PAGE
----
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CONVENTIONAL transmission electron microscopy is an extremely powerful tool for revealing the structure and properties of materials at atomic, nanometer, and micrometer scales; nonetheless, the tool has its limitations. For instance, transmission electron microscopy is not fast enough to measure rapidly evolving nano- and microscale processes that occur over very short timescales.
With the R&D 100 Award–winning movie-mode dynamic transmission electron microscope (MM-DTEM), scientists can now capture a sequence of nine images or diffraction patterns over a period of 1 to 100 microseconds. The resulting nine-frame movies provide details never before seen of basic material and biological processes, enabling an entirely new class of experiments and dynamic measurements.
The Livermore MM-DTEM team led by Thomas LaGrange and Bryan Reed also includes Glenn Huete, Richard Shuttlesworth, and William DeHope. The product is marketed through Integrated Dynamic Electron Solutions, Inc., which also markets a product based on the precursor system called the single-shot DTEM. This earlier microscope, which won an R&D 100 Award in 2008, captures a single snapshot of a rapid process with nanosecond exposure times. (See S&TR, November/December 2008, Taking Ultrafast Snapshots of Material Changes.) MM-DTEM changed the game with its ability to record multiple images of a fast-evolving material process. The product is ideally suited for directly observing complex processes such as microstructural changes, phase transformations, and chemical reactions. “These are the processes that govern the fabrication and real-world performance of nanostructured materials,” says LaGrange.
The product could also be used to analyze little-understood biological processes, including host–pathogen interactions and protein–protein binding. For instance, MM-DTEM could capture conformational changes in molecules during the protein-binding process, allowing researchers to see how protein molecular structure evolves during binding, a process critical to biological function. (See S&TR, September 2013, A Bright Idea for Microscopy for early applications of MM-DTEM.)
MM-DTEM is based on a transmission electron microscope modified to include two pulsed lasers—a sample drive laser and an arbitrary waveform generation (AWG) cathode laser. The sample drive laser releases a short (about 12-nanosecond-long) pulse that heats a small region of the specimen, initiating a desired process.
After an electronically controlled time delay, the AWG cathode laser emits a train of precisely shaped laser pulses. Each pulse strikes a photocathode, creating, in turn, an electron pulse with the same temporal shape as the initiating laser pulse. This AWG cathode laser is the heart of the system’s innovation, providing a flexible platform that can create electron pulses lasting from 10 nanoseconds to 1 microsecond, and frame-to-frame spacing ranging from 50 nanoseconds to 150 microseconds.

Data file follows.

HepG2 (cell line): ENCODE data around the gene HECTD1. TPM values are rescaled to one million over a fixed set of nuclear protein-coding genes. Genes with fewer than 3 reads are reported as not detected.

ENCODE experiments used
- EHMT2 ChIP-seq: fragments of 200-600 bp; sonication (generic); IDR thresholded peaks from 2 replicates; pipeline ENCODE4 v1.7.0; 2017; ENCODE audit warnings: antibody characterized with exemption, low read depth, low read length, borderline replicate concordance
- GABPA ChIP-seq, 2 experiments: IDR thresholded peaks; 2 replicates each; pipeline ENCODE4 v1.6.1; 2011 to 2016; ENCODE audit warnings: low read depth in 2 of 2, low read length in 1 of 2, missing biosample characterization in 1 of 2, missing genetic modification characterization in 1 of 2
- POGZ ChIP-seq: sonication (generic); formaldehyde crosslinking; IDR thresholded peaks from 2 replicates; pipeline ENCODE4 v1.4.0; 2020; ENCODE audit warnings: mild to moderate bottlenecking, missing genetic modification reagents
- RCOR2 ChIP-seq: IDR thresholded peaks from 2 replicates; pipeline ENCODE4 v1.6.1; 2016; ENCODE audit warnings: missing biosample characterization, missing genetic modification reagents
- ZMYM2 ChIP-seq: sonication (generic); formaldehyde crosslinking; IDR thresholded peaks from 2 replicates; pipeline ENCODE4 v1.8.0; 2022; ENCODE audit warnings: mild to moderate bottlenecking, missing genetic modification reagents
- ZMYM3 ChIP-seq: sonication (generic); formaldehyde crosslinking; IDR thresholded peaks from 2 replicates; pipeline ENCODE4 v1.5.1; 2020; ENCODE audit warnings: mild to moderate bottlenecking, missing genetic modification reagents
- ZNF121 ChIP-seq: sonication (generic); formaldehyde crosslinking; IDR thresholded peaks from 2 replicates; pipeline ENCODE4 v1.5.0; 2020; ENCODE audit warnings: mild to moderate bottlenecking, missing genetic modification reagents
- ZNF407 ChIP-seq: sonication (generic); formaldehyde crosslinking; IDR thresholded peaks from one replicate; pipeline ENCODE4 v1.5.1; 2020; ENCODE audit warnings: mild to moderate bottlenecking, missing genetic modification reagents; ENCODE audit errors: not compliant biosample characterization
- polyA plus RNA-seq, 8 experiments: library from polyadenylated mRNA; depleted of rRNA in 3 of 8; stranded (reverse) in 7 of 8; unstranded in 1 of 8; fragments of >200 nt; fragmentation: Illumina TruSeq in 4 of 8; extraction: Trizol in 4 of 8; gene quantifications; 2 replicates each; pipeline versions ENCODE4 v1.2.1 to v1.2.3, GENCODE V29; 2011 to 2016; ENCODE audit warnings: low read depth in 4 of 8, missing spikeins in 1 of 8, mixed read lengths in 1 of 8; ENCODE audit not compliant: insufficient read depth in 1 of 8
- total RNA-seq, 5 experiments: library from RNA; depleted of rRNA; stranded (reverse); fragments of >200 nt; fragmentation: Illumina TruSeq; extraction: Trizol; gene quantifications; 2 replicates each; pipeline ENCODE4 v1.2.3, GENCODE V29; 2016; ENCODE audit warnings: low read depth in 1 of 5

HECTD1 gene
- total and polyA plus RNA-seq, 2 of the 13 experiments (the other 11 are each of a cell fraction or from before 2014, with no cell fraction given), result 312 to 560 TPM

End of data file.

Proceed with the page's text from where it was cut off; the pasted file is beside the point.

Each electron pulse is then accelerated to 70 percent the speed of light and focused onto a specimen that is 5 to 250 nanometers thick. The electrons interact and pass through the material to lenses, which produce either diffraction patterns or real-space photographic images on a charge-coupled-device camera. A high-speed deflector array, precisely synchronized with the AWG cathode laser, deflects each pulse to a different region on the camera. The end result is a series of images that form the frames for a movie. The current system uses a 3-by-3 image array with 150-nanosecond frame-to-frame times and exposure intervals as short as 10 nanoseconds.
The team plans to expand the system’s capabilities. For instance, with only minor upgrades, the system could produce a 5-by-5 array and take movies with even shorter interframe times. A new camera system under consideration would supply images of even higher resolution. “We’re looking at using a direct-electron-detection camera, which would not depend on scintillators, is less noisy, and is more sensitive by a factor of 10,” says LaGrange. “Because this camera records electrons directly, we would be able to use a lower-dose electron beam, which is preferable for imaging biological samples.”
The team is also developing methods for exploring different processes in a variety of environments. “Heat from a laser pulse isn’t the only way to initiate a process,” says Reed. “For example, microelectromechanical system devices can rapidly apply high stress to a sample, deforming it. We could then examine high strain-rate deformation, defect formation, and other interactions that lead to material failure.”
With frame rates over 100,000 times faster than those of conventional techniques, MM-DTEM is the only system that captures the fine-scale details of rapidly evolving nano- and microscale processes, for both organic and inorganic specimens. “With MM-DTEM, we’re opening a new window to the world of small-scale, rapid processes,” says LaGrange. “For the first time, researchers will be able to capture a tremendous range of fundamentally and technologically important processes and see the crucial in-between moments of material dynamics.”
With the tiny worlds of nanomaterials looming larger in importance every day, tools are needed to record objects and structures at this level as they form, move, and interact. MM-DTEM now makes this nanoscale movie-making a reality.
Key Words: arbitrary waveform generator (AWG) cathode laser, electron pulse train, movie-mode dynamic transmission electron microscope (MM-DTEM), R&D 100 Award.
For further information contact Thomas LaGrange (925) 424-2383 (firstname.lastname@example.org).
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